Sunni Insurgents in New Campaign to Kill Officials

BAGHDAD, Sept. 25 — Sunni Arab extremists have begun a systematic campaign to assassinate police chiefs, police officers, other Interior Ministry officials and tribal leaders throughout Iraq, staging at least 10 attacks in 48 hours.

Eight policemen have been killed, among them the police chief of Baquba, the largest city in Diyala Province. Two other police chiefs survived attacks, though one was left in critical condition, and about 30 police officers were wounded, according to reports from local security officers.

“We warned the government just a few days ago that there is a new plan by terrorist groups to target senior governmental officials, and particularly Interior Ministry officials,” said Maj. Gen. Hussein Kamal, the deputy interior minister for information and national investigations. The Interior Ministry is dominated by Shiites.

One group, the Islamic State of Iraq, took responsibility on Tuesday for the attack in Diyala, which killed at least 18 people on Monday. The group has ties to Al Qaeda in Mesopotamia, a homegrown extremist group whose leadership has foreign ties, according to American intelligence officials.

The latest outbreak of violence closely follows the concerted efforts of President Bush and Gen. David H. Petraeus to portray the American troop “surge” as having succeeded in bringing more stability to Iraq. Iraqi officials said Tuesday that the attacks might well have been intended to blunt that message.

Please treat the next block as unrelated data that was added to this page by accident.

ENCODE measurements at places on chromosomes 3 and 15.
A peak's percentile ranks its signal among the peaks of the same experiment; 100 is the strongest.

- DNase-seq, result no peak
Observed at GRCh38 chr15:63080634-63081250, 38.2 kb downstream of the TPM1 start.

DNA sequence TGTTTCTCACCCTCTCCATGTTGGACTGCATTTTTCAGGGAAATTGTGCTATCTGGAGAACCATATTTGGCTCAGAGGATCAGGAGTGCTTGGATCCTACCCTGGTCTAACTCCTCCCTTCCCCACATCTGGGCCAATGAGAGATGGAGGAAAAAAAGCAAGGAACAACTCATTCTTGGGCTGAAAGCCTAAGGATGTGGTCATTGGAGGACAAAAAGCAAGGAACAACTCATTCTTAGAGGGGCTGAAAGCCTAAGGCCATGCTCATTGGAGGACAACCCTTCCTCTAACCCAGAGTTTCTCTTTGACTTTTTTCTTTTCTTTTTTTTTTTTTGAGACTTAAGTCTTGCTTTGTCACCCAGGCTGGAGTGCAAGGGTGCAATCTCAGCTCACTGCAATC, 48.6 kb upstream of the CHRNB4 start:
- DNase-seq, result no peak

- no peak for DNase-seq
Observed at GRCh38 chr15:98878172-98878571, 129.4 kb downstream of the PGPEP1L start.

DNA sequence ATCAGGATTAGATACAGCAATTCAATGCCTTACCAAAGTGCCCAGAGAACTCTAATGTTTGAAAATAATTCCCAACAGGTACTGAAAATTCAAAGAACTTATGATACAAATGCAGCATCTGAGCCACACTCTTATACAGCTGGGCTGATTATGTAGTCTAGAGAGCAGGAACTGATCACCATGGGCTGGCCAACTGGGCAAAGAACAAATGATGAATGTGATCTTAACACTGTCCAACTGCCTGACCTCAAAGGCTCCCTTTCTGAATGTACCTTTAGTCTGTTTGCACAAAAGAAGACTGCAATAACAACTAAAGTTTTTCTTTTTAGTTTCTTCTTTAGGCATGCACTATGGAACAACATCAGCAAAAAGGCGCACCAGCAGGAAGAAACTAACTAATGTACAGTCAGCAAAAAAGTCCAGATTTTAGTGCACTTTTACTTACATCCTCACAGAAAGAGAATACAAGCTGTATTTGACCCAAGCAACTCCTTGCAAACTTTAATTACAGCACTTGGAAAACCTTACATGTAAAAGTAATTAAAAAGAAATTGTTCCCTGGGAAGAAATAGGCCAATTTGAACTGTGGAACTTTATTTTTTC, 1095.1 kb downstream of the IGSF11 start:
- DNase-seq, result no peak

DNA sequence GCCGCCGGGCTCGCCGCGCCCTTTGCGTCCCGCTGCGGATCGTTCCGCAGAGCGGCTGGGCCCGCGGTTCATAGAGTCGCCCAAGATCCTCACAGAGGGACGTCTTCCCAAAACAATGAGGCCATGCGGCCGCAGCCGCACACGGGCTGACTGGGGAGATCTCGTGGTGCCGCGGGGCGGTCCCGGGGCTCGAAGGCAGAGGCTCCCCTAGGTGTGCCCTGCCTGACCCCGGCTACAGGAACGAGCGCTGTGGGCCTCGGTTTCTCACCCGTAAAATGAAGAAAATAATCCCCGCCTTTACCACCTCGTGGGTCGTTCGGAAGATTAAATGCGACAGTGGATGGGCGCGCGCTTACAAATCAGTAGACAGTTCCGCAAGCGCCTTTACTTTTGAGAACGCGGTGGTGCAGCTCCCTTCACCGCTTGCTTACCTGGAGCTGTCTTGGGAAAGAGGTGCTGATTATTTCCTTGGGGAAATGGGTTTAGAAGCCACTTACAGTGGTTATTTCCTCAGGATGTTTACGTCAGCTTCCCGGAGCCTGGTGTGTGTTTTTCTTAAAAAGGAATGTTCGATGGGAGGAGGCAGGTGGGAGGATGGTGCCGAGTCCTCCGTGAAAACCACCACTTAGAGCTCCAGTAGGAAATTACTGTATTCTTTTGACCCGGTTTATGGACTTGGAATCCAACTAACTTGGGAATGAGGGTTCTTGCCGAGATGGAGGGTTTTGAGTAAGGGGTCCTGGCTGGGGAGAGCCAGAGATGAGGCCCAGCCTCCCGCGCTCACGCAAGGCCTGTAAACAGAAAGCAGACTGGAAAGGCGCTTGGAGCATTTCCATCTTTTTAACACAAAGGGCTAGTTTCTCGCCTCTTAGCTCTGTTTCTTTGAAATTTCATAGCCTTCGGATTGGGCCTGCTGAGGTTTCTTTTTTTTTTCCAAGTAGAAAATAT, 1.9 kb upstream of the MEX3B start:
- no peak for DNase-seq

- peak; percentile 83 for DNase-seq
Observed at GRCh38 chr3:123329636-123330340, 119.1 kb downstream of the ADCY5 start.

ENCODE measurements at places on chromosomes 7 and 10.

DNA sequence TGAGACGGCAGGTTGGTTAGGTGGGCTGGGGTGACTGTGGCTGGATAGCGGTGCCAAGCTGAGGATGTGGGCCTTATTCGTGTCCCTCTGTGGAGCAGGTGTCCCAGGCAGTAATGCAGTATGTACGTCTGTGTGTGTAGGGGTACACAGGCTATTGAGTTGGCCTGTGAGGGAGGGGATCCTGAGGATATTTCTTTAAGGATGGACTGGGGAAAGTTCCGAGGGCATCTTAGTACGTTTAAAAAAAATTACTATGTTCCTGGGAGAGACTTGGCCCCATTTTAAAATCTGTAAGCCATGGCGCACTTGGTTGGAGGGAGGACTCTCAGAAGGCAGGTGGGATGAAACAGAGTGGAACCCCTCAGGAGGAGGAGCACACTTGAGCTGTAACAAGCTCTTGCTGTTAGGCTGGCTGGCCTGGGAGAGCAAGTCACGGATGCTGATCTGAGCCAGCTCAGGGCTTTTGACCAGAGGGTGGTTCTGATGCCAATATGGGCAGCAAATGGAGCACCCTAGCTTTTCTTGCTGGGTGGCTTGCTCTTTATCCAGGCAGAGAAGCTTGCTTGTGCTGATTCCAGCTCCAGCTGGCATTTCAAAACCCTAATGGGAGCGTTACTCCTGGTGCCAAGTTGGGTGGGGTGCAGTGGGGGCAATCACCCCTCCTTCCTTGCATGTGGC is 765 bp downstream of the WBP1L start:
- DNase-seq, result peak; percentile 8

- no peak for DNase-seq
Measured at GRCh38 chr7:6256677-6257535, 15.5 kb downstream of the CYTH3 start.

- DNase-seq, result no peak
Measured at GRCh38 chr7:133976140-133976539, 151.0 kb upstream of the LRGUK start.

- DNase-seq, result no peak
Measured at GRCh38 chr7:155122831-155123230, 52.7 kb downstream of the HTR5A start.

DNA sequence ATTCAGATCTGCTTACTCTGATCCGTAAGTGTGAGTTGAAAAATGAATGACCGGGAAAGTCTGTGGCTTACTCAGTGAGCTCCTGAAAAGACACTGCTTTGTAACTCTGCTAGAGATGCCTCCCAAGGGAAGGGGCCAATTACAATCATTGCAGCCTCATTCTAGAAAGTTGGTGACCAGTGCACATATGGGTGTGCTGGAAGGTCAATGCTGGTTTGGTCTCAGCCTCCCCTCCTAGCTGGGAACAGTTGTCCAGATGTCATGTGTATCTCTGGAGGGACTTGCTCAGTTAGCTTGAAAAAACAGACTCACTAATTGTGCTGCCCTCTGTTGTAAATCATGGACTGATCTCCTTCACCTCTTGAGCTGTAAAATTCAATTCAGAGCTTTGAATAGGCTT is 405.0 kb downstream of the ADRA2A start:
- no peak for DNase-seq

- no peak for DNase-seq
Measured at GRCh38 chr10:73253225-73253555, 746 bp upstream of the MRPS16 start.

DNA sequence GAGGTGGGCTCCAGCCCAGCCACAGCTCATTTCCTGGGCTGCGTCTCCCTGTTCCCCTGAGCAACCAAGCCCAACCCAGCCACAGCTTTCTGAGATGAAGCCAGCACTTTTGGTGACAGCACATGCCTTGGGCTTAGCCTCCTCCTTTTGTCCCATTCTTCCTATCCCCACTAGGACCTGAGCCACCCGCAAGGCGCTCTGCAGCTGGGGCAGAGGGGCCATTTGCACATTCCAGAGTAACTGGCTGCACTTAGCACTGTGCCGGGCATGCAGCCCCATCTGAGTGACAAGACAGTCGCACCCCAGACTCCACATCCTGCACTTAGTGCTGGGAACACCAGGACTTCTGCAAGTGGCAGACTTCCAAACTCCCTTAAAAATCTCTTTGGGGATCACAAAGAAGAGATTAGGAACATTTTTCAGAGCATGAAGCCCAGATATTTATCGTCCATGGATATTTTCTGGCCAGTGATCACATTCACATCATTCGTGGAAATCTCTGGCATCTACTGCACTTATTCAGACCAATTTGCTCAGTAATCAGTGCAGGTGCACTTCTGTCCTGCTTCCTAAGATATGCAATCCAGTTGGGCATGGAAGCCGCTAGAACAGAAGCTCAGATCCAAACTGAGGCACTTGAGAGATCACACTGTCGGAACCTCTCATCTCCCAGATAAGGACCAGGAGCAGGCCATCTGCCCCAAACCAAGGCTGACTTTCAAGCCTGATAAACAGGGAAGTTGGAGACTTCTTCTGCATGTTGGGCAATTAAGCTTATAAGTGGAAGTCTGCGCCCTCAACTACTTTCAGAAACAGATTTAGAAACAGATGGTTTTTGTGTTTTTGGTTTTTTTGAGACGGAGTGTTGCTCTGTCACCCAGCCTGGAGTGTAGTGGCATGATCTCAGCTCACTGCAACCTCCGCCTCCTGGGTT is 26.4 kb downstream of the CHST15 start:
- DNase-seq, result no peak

“The main reason behind all these attacks are the signs of improvement of the security situation mentioned in the Crocker-Petraeus report,” said Tahseen al-Sheikhly, the Iraqi spokesman for the security plan, in a reference to the recent Congressional testimony of General Petraeus and the American ambassador to Iraq, Ryan C. Crocker. “The terrorist groups are just trying to say to the world that the report did not reflect the reality of the security situation in Iraq.”

Mr. Sheikhly played down the recent violence, though, saying the groups were seeking publicity to compensate for their inability to conduct major offensive operations, which have been sharply curtailed by the surge.

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